I should be careful not to misrepresent what the writers actually said. I picked it up off of a remainder table over twenty years ago. I’m not at home, so I can’t pull it down to give an exact quote and I could very easily be misplacing the emphasis. In any case, the book is entirely about men’s fashion. Any mention of women is incidental. Beyond that, I should emphasize had my own particular reasons for having an interest in it. It is more than amply illustrated, which was a big plus for my purposes.

  36. H. E. Pennypacker says

    @ Ally

    On the power of the modern business suit you should check out David Graeber linking it to Foucault’s work on changing disciplinary systems among other things (he spells it out most clearly in an article called Beads and Money but the only readily available pdf I could find it is from a book of his http://sociology.sunimc.net/htmledit/uploadfile/system/20110227/20110227194421617.pdf – the relevant section is from the bottom of page 94 onwards).

    Foucault posits a radical break in the way power operated at the beginning of the 18th century. Previously elites were highly visible and material; a spectacle of power and wealth gazed upon by faceless anonymous masses. Afterwards the gaze was turned upon the general population who were measured, ranked and judged through institutions such as the school and the hospital by faceless, invisible bureaucrats.

    This largely coincided with what one historian called “the great masculine renunciation”, where men in the upper tiers of society gave up gaudy, elaborate costumes, jewellery and make-up in favour of sombre suits. Whereas before their power was based on their status, it was now based on their potential for action. Whereas spectacular finery and the paraphernalia of power demonstrate how you expect others to act towards you the anonymous uniformity of the suit hints at your ability to act upon the world.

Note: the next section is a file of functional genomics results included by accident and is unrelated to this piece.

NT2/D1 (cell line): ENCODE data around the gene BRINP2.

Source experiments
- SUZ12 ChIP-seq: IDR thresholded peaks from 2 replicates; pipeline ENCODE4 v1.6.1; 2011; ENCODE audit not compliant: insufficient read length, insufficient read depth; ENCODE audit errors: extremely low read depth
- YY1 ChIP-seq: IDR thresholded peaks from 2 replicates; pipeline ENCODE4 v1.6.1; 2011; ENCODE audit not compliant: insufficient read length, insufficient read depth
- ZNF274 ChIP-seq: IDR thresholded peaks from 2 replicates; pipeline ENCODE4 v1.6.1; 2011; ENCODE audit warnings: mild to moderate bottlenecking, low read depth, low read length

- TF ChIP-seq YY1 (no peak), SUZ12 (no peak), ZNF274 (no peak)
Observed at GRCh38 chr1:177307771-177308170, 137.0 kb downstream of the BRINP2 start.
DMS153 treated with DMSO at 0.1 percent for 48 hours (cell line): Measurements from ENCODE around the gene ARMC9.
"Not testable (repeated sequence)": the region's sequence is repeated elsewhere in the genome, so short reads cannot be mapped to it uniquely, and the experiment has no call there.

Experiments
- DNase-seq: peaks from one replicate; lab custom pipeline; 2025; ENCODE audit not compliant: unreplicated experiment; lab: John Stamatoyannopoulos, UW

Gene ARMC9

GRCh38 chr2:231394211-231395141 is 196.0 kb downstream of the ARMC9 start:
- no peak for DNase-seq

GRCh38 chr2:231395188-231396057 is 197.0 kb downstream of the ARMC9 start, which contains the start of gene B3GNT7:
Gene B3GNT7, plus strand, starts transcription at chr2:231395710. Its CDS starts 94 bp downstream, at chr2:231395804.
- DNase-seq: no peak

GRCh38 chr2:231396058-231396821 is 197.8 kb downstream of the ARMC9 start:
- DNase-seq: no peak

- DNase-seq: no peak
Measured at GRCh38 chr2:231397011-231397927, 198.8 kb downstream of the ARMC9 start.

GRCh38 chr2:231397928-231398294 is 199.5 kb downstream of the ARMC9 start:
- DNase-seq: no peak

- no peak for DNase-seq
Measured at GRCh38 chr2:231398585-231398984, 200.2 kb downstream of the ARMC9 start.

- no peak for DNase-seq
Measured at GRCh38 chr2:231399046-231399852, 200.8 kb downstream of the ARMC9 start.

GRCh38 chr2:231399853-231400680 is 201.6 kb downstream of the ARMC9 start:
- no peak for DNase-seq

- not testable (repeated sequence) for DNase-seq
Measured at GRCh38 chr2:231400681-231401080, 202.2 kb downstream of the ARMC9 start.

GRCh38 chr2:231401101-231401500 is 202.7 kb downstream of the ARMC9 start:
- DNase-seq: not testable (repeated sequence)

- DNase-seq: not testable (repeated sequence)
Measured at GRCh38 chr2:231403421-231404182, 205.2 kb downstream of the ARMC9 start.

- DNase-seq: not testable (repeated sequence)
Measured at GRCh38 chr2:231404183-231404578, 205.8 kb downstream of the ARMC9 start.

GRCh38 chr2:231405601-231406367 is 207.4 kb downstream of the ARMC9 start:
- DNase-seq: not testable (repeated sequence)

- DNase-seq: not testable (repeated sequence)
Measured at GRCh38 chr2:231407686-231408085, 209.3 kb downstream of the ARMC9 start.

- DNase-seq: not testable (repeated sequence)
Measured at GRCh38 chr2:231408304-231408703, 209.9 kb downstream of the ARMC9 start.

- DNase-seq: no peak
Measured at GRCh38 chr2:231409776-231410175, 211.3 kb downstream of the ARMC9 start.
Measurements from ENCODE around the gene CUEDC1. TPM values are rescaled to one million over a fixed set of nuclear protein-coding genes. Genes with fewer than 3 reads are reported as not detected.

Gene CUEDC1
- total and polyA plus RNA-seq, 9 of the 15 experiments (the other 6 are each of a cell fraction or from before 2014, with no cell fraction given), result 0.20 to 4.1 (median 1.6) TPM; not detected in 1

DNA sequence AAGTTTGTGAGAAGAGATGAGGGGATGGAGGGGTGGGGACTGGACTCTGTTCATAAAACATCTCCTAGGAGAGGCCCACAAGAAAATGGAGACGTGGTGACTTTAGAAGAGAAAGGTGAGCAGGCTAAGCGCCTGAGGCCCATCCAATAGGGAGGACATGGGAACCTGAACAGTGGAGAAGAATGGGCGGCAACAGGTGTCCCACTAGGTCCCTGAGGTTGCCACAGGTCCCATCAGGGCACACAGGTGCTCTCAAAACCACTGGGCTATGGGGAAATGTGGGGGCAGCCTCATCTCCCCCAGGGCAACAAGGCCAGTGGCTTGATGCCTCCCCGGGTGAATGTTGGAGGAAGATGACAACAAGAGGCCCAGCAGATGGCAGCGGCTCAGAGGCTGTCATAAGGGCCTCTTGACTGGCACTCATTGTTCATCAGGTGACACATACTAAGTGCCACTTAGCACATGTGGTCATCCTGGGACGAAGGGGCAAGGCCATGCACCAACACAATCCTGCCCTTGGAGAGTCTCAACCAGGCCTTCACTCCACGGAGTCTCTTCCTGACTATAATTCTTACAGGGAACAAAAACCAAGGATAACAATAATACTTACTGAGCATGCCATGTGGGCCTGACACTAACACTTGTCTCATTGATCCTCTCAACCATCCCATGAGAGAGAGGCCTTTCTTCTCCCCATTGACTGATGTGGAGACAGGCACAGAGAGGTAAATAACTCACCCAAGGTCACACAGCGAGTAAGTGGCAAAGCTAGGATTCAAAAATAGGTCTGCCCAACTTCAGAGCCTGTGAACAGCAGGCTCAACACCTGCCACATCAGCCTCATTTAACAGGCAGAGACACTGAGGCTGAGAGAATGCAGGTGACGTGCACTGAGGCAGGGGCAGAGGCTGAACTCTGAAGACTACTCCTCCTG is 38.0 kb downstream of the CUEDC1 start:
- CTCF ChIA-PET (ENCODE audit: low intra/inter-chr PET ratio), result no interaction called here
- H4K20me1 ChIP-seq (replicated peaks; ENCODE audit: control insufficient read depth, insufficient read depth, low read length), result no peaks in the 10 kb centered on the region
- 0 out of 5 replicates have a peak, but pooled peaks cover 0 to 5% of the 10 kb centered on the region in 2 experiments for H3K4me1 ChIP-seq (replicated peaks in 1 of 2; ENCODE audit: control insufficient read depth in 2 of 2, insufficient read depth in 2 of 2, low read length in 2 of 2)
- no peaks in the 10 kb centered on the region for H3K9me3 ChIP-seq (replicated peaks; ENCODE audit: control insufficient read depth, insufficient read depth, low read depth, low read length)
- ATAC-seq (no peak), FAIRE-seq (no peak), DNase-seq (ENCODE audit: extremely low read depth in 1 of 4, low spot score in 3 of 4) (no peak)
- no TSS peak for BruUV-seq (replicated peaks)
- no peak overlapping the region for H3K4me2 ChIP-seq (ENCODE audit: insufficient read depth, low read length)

37. StillGjenganger says

    @H.E.P 35
    I quite agree. Clothing is part of forming your identity, not just of communicating the product. And a lot is a matter of how you feel comfortable, and maybe not completely conscious. But there are conscious elements too, both in ‘how do I want to be’ and in ‘hoe do I want to be seen’.,

  38. Lucy says

    “This largely coincided with what one historian called “the great masculine renunciation”, where men in the upper tiers of society gave up gaudy, elaborate costumes, jewellery and make-up in favour of sombre suits. “.

    And hung it on their female pets.

  39. says

    WM @ 34

    Quite honestly that is none of your bluddy business! 🙂 But I think it does somewhat prove my point that making crude generalisations, based on such unsubtle, broad-brush stereotypes can often stir up prejudices about people whose circumstances you have no knowledge of

    The reason I brought it up is that what you said in your harangue against the “liberal media” (your scare quotes) @27, co-opts what genuine minority groups have done for years when talking about their treatment at the hands of the “conservative media”, from here on referred to as “the media”.

    PoC for example would say that the media’s usual portrayal of them as criminal thugs was unfair as the vast majority of them were ordinary people getting on with life. It was only a tiny minority that the media focused on as representative of the wider group. The same with LGBT groups who complained that the media would portray them as predatory perverts. Today Muslims will say that constantly being portrayed as violent jihadists, ignores the vast majority of muslims who are just trying to get on with life like everybody else. The complaint against the media was coming from the groups that felt they were being unfairly characterized.